story programs on local cable access
- February 9, 2005 @ 2:12pmjdeb says:Please help a public library director. The local cable access director wants to either tape and use the preschool story program as a cable show (run repeatedly over the coarse of time), or have the librarian read a picture book-a-day (5 per week), broadcasting the image of the pages with a voice-over by the librarian.
I told him we would need to get specific copyright permission for the use of the picture books in the broadcasts (assuming that finger-plays and nursery rhymes in the more traditional storytime don't pose a problem). He couldn't see why since we use the books in the library program and the broadcast would be on the public access channel. I still think there is a problem, but I can't figure out the exact issues. And the more I think about it, the more I start to worry about our general use of the books, even our traditional programs. Can any of you point me in the right direction?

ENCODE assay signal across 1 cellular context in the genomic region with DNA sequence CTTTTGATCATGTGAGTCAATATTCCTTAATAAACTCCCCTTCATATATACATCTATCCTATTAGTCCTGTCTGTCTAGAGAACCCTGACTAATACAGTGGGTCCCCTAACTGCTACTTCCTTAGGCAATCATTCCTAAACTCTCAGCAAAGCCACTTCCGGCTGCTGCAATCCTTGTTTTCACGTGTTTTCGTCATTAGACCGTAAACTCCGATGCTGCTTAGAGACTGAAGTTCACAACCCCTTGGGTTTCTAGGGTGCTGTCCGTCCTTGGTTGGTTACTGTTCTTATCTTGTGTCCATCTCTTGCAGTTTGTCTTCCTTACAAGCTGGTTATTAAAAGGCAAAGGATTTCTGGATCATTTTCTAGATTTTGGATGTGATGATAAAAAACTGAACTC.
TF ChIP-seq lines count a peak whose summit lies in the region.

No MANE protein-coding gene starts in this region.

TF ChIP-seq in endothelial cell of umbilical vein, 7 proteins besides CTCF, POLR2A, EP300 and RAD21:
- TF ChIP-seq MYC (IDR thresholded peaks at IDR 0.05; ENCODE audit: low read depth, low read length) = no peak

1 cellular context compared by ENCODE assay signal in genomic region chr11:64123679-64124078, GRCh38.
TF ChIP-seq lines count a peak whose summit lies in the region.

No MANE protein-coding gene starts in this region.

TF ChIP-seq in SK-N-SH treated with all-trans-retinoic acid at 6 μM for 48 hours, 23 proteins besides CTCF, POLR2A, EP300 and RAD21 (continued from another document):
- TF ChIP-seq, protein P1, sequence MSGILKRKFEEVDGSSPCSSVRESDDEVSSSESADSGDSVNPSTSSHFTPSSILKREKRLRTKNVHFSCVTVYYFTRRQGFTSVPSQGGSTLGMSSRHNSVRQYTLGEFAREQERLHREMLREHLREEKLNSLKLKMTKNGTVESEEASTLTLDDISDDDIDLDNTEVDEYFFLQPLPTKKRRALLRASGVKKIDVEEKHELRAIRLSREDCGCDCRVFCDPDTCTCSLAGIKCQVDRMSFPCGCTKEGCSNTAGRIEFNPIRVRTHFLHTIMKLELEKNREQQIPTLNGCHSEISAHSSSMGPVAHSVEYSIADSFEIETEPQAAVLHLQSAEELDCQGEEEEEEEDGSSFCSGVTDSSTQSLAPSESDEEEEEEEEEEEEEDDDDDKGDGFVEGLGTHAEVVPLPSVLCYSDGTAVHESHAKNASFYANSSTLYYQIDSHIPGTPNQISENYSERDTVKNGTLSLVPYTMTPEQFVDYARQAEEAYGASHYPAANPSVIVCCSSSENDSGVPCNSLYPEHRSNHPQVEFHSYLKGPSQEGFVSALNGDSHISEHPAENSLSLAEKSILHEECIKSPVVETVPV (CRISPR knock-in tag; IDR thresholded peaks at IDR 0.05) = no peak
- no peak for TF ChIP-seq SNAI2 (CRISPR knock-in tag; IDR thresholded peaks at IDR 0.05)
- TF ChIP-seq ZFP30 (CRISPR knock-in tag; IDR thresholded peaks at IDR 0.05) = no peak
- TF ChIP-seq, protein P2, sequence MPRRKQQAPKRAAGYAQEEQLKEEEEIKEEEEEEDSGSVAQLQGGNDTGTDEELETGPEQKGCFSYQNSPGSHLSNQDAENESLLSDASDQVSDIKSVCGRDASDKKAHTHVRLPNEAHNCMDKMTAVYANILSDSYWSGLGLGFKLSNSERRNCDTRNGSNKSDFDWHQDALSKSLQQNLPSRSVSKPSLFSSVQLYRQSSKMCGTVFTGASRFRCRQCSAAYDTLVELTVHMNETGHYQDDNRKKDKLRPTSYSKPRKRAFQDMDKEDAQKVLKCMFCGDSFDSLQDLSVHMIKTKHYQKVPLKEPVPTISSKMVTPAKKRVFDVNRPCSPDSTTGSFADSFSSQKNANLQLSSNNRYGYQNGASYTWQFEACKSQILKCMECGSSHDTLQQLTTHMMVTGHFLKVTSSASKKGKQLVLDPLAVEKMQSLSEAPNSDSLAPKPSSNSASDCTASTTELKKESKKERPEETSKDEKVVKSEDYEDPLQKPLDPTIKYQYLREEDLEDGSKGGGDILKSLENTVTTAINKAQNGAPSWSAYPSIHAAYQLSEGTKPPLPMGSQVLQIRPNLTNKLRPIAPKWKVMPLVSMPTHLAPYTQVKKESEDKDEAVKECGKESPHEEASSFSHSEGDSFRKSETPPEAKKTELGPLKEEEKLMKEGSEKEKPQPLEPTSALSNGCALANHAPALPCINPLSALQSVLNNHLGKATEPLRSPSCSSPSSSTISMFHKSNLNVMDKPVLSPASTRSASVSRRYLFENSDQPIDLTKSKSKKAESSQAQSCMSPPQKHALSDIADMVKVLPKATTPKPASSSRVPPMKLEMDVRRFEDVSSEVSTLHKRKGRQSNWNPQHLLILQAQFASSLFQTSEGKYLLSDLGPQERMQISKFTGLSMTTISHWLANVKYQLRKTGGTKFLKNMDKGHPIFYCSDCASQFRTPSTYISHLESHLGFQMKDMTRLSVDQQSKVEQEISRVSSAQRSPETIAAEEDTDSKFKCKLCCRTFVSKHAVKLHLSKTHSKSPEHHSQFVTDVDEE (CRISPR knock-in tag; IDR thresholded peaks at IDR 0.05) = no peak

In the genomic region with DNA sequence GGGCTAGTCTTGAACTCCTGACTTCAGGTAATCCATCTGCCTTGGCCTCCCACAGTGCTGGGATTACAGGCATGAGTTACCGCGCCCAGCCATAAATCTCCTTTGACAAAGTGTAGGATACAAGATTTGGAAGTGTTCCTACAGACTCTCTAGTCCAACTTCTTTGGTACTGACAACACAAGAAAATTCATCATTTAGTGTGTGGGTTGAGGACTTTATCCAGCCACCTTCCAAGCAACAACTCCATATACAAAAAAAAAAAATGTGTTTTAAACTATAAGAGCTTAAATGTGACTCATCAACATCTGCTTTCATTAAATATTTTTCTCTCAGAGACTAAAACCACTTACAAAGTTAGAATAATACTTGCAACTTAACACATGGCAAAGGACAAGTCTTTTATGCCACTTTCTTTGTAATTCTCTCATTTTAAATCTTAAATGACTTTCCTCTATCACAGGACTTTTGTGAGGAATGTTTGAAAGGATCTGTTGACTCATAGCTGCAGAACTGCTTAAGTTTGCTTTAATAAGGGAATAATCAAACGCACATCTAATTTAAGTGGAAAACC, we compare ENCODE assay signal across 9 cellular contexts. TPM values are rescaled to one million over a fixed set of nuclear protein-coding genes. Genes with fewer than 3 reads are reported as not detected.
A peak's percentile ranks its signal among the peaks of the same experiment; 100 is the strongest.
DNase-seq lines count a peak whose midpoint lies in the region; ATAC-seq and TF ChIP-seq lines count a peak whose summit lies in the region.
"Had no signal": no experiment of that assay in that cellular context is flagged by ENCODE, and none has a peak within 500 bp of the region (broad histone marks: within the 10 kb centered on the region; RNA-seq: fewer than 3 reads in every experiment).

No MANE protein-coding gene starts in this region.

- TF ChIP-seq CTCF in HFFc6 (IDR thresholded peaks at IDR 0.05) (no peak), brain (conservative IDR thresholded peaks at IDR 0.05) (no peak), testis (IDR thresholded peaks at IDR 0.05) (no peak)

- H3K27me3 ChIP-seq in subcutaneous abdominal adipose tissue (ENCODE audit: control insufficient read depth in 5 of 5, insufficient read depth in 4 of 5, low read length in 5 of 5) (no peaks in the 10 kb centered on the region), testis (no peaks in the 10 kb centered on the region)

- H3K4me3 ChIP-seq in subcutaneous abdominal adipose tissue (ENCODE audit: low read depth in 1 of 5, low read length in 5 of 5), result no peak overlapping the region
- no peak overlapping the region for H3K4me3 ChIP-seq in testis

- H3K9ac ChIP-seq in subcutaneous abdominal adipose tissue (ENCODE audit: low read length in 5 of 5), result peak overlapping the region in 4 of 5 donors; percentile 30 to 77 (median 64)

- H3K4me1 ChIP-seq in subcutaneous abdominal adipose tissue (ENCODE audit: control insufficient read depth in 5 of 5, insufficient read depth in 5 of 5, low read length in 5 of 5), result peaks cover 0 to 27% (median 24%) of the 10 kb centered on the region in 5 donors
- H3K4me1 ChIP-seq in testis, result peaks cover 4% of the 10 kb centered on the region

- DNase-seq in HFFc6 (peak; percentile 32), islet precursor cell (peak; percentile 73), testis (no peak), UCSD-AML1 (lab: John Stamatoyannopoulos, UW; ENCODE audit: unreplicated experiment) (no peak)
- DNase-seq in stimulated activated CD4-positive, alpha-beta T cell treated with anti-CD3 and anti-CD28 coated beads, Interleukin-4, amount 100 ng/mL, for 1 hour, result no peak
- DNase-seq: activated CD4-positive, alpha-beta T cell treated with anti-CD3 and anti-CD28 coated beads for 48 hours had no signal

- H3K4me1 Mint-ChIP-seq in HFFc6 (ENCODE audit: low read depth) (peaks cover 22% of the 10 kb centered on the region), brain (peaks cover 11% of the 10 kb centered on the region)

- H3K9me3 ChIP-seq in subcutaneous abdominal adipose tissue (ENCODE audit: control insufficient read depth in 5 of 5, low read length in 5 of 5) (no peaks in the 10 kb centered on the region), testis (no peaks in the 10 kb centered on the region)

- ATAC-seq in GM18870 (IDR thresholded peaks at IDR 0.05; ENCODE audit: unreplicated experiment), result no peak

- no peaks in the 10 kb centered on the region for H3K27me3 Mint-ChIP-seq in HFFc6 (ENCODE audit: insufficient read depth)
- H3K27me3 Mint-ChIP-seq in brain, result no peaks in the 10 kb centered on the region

- March 3, 2005 @ 9:33amCOvalle says:Broadcasting might pose a copyright problem, public access or not. You can argue fair use, but at that point it would appear that you're no longer just acting as a library and so the normal library exemptions might not apply to that use. You might want to look at Reading Rainbow or other public television programs that do similar things.
I'm pretty sure that noone is going to sue over your in-library story times for children. That wouldn't go over well at all, and there are definitely fair use arguments for that public performance.
- December 17, 2005 @ 2:59pmDrWesling says:I'm in a similar situation. I'm being asked to perform a storytime specifically for broadcast on local-access cable. I do not want to do anything illegal. Do we need permission for each book and each song we use?
- December 19, 2005 @ 10:55amwilliamsonl says:I believe the on air program would definitely fall under the perform the work publicly right of the copyright owner. Kenneth Crews call a performance public when "it is made to a substantial number of persons beyond the usual circle of friends, family and social acquaintances." I don't see that the fact that it is PBS will make a difference, but their legal counsel would deal with this often. Section 110 deals with this issue if you want to see the law.
I agree with cjovalle that the library storytime probably falls under fair use.
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